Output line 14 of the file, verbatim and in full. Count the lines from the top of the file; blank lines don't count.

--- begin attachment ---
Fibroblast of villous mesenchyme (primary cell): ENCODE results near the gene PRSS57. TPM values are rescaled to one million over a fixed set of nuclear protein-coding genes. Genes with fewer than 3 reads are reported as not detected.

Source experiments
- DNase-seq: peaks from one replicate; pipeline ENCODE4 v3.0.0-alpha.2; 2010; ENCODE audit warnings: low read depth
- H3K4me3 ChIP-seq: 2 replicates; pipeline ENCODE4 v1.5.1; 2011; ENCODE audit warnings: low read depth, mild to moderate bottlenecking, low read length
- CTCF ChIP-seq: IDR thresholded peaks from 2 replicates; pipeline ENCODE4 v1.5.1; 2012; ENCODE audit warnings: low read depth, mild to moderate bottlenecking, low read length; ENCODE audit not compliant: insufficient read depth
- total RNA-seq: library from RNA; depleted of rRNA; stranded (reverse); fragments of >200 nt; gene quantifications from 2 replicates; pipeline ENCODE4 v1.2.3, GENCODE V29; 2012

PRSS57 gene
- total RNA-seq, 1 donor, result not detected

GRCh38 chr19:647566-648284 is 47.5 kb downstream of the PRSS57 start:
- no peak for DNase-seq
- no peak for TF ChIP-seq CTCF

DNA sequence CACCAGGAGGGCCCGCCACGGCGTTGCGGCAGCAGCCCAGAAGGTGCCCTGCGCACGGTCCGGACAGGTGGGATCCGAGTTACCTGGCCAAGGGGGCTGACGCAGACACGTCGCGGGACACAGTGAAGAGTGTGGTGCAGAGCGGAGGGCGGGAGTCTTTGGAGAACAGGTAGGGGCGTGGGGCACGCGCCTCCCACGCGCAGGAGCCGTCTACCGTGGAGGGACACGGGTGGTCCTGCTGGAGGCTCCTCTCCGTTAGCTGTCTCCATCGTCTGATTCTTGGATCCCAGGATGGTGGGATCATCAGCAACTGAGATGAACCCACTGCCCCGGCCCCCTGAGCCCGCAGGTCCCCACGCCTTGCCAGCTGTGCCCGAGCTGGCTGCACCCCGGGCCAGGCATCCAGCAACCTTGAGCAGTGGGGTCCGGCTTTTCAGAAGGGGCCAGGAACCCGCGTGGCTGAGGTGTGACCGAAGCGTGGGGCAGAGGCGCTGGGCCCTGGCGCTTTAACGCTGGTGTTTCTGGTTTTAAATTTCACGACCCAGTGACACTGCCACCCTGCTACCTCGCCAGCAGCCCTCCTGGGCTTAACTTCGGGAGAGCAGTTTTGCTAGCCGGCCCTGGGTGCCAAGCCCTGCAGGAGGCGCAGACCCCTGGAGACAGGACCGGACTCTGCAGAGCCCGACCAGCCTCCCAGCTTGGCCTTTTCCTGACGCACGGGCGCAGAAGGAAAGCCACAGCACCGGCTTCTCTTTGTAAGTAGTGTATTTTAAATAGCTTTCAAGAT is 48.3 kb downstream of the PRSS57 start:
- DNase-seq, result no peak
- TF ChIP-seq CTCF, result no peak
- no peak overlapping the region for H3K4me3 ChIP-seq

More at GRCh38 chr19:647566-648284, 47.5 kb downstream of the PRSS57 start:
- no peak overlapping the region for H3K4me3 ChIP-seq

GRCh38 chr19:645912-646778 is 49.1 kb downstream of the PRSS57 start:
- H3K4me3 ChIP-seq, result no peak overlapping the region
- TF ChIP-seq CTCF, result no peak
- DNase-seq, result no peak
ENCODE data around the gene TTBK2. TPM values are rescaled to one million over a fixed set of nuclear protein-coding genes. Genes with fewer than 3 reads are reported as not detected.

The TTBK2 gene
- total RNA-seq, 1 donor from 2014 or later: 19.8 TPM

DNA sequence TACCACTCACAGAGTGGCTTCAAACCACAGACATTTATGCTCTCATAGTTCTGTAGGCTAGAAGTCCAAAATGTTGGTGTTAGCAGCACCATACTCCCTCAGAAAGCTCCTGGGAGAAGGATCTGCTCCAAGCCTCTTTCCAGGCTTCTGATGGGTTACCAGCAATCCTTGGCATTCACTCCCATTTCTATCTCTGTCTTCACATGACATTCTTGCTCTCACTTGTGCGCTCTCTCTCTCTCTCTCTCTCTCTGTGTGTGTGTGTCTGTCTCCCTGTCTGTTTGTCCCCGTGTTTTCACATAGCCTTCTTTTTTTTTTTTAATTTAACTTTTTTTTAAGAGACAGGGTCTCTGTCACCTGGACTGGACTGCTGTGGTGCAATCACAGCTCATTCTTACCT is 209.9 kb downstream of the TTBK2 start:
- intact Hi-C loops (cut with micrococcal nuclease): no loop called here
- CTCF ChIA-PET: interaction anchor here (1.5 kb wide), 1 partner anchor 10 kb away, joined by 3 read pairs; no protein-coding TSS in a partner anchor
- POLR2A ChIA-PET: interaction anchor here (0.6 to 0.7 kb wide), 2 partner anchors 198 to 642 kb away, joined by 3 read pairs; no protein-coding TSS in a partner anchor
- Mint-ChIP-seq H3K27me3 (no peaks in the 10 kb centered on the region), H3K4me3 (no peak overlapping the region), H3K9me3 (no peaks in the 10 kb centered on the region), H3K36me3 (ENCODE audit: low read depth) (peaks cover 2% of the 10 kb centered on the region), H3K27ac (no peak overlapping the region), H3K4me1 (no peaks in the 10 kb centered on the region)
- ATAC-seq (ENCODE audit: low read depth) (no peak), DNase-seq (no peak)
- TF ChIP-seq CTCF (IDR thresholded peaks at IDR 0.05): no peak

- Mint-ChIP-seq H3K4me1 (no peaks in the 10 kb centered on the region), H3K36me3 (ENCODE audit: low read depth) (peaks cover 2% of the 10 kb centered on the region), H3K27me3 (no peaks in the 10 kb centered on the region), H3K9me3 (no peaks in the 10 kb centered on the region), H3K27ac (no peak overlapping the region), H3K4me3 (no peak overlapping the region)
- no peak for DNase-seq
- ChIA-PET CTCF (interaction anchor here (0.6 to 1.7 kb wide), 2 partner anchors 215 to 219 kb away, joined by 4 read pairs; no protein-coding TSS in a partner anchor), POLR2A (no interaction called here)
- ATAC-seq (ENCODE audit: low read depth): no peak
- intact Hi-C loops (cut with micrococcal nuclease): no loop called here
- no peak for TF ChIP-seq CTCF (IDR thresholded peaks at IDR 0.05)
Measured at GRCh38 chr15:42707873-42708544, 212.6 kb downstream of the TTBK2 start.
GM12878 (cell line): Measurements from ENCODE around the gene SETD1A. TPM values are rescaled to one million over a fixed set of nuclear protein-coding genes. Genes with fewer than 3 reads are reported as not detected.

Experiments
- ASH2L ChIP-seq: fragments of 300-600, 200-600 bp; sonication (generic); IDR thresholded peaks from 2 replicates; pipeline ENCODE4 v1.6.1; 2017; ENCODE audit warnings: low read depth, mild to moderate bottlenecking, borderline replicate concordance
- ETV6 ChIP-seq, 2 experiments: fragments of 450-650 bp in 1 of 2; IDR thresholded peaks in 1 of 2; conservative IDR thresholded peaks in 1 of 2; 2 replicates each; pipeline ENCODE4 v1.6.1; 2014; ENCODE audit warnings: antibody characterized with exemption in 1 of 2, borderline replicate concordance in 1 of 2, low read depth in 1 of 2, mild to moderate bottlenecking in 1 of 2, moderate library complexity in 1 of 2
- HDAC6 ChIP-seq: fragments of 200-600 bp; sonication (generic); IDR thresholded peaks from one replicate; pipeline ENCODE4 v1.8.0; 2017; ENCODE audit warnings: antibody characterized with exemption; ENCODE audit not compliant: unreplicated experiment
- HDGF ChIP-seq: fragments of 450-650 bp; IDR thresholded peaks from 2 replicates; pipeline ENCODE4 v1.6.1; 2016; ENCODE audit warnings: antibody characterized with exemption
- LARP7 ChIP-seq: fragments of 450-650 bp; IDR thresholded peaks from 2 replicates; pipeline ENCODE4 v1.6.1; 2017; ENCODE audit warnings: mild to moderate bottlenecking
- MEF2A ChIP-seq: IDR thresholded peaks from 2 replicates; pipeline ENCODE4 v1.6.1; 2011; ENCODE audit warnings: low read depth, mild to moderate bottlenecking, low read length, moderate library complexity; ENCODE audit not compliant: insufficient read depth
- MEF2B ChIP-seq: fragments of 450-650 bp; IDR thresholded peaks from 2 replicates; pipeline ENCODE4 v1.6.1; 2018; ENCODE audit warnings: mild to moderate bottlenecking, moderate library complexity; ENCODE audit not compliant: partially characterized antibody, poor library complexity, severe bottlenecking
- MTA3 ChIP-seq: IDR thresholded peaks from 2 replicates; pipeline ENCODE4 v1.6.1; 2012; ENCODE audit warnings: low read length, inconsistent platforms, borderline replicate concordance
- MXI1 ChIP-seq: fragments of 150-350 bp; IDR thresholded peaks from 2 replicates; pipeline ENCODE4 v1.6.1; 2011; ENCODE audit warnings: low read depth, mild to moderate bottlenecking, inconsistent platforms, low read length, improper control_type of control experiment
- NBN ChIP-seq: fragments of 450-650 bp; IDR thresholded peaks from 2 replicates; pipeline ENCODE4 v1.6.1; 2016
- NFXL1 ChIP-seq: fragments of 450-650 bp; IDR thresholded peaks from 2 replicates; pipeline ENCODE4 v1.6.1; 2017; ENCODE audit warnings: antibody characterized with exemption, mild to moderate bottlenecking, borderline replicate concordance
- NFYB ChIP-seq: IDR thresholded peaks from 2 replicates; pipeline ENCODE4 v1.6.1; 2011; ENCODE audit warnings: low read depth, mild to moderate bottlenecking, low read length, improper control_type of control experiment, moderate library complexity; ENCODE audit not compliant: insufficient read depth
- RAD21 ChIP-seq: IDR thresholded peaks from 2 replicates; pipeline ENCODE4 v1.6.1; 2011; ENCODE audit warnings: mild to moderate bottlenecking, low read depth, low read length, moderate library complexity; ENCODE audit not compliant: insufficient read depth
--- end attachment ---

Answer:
- TF ChIP-seq CTCF, result no peak